Thanks for the info, Beachgrad - I've attached a pic of the new ride below. I live in Kirkland in a ridiculously hilly area. There are a few flat streets around that I can "practice" on, and luckily I can pop the wheels off and stick everything in the back of my MINI to get to the local paved trails. I'll definitely look for a store that offers saddle testing. After dropping so much on a bike, I'm not going to be throwing my money away so easily!! I've been logging some brief ride notes and I'll definitely start adding specifics about pain intensity and location, especially while testing. Great idea!

    Attachment 361365
    VERY NICE BIKE!

    My SO has a Dolche, and has put a couple thousand on it. She's as enamored with as on her first ride...

  8. #33
    Member
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    San Francisco Bay Area
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    Waterford light touring bike, Puch mixte city bike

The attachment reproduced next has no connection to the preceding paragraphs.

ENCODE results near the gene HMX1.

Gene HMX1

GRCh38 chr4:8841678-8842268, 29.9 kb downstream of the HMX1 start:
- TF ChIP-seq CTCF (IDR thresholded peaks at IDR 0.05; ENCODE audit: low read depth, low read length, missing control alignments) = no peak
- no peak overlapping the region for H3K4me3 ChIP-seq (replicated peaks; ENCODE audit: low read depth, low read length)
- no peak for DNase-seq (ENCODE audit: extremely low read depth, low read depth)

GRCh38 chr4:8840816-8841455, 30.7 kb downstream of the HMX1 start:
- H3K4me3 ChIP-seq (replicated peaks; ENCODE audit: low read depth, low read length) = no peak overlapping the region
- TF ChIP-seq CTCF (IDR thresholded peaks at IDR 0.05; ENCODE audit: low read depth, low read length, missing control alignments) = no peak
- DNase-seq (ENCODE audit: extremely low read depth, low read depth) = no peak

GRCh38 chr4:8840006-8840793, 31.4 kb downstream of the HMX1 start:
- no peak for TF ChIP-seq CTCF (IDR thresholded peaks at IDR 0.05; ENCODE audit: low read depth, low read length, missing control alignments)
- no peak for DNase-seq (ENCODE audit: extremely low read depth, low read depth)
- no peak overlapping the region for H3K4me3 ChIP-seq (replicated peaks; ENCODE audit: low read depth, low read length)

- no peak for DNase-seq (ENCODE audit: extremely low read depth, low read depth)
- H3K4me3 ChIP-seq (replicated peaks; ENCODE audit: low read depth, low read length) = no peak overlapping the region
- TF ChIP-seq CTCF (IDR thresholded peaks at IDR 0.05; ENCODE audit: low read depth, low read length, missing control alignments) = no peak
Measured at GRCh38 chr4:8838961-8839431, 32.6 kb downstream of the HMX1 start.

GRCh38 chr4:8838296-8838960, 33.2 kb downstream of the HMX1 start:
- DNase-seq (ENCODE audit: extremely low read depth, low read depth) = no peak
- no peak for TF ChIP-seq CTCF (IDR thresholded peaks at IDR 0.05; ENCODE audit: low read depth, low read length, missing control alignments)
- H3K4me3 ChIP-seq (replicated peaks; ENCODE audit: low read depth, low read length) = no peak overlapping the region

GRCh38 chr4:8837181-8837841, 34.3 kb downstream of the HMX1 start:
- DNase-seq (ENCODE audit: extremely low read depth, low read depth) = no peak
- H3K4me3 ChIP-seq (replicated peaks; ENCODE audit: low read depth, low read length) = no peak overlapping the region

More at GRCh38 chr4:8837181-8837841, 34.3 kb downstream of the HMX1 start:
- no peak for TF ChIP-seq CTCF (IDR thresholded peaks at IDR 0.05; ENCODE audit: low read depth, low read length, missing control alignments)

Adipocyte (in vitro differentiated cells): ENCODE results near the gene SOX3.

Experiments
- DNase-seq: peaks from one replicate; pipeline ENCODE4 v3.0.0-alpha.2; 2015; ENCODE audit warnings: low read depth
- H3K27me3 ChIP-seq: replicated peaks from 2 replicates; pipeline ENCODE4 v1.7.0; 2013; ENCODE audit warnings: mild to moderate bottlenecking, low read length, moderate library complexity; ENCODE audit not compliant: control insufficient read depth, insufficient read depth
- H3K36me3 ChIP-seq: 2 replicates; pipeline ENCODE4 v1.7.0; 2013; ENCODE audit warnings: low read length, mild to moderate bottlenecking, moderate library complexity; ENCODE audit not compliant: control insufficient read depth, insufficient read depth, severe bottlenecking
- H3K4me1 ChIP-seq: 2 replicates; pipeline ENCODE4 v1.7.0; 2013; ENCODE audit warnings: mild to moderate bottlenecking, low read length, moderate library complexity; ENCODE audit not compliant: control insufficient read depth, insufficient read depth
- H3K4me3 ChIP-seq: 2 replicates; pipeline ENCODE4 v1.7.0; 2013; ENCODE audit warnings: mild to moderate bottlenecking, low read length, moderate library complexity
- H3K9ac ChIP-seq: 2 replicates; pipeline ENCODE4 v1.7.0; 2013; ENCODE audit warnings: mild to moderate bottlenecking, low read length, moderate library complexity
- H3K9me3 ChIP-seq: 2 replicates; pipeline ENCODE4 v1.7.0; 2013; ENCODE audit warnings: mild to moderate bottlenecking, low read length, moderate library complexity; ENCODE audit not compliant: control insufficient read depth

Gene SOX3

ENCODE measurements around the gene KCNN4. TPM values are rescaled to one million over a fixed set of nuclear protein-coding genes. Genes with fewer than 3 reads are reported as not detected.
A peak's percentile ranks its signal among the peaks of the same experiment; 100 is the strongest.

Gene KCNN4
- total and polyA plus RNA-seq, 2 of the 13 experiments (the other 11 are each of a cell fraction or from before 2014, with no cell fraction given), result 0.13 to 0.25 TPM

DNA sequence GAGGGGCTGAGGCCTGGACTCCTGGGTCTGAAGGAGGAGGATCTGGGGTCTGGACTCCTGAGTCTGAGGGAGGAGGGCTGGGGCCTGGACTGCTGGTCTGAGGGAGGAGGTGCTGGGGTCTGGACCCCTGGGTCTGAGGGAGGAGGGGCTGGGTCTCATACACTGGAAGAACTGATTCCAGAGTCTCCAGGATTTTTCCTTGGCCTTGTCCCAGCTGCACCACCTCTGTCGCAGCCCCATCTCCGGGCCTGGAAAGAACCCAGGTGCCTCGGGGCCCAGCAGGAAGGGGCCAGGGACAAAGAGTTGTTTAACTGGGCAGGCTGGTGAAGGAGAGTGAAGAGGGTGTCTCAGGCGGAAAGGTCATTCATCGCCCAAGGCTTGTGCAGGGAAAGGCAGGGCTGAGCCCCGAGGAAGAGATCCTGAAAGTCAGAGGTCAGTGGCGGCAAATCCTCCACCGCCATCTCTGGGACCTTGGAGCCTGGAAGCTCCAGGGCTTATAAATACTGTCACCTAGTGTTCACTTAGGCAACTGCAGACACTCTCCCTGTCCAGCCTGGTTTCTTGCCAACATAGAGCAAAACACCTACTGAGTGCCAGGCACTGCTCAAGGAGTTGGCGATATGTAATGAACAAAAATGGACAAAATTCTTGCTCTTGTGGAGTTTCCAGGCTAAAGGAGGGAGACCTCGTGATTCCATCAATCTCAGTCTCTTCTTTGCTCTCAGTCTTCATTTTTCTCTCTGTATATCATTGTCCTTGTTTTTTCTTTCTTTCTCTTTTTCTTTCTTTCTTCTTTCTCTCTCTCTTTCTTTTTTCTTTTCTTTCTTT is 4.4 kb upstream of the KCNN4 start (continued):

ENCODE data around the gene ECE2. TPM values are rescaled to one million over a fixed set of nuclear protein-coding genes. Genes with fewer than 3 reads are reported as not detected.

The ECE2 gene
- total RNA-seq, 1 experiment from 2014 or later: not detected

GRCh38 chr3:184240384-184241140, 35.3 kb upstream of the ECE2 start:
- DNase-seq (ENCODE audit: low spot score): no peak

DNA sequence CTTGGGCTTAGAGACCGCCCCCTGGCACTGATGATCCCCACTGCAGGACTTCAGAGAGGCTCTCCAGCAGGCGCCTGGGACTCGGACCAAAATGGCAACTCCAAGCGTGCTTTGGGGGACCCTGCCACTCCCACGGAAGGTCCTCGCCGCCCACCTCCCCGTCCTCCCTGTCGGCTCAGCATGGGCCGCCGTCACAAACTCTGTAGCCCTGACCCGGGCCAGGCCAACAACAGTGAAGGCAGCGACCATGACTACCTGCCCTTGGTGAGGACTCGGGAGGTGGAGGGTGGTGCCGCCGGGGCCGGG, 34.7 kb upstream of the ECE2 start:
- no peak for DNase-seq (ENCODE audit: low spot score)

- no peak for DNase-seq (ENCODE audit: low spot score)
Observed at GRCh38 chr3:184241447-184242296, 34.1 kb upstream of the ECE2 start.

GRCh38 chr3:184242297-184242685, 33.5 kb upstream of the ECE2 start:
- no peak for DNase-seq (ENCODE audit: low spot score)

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    Is your saddle wide enough?

    My first bike the second time around was a hybrid -- so my experience may not be relevant. But after the first 6.5 mile ride (practicing my commute), the stock saddle on my Specialized Vita Sport clearly had to go. It was wide: 155 mm -- but not wide enough for me. It was pushing between my sit bones, not supporting them, even though when I sit on a butt-measuring device, it looks like a 155 should fit me. I got a 175 mm saddle of the same model (Specialized Sonoma) which was immediately comfortable for 2 hour rides.

    The bike was not comfortable for longer rides, which was partly due to the saddle, and partly due to the geometry. Now I ride a Brooks B-17 with a cut-out on a roadish bike. It never feels like an easy chair, but it feels no worse after 80 miles than it does after 1 mile (100 miles was another matter), and I have never had a problem getting back on the bike the next day.

    I have rented another road bike with a more typical roadie saddle, and had very unhappy iscial tuberosities the next day, even though I rode no further on the rented bike than I was used to doing on my own bike.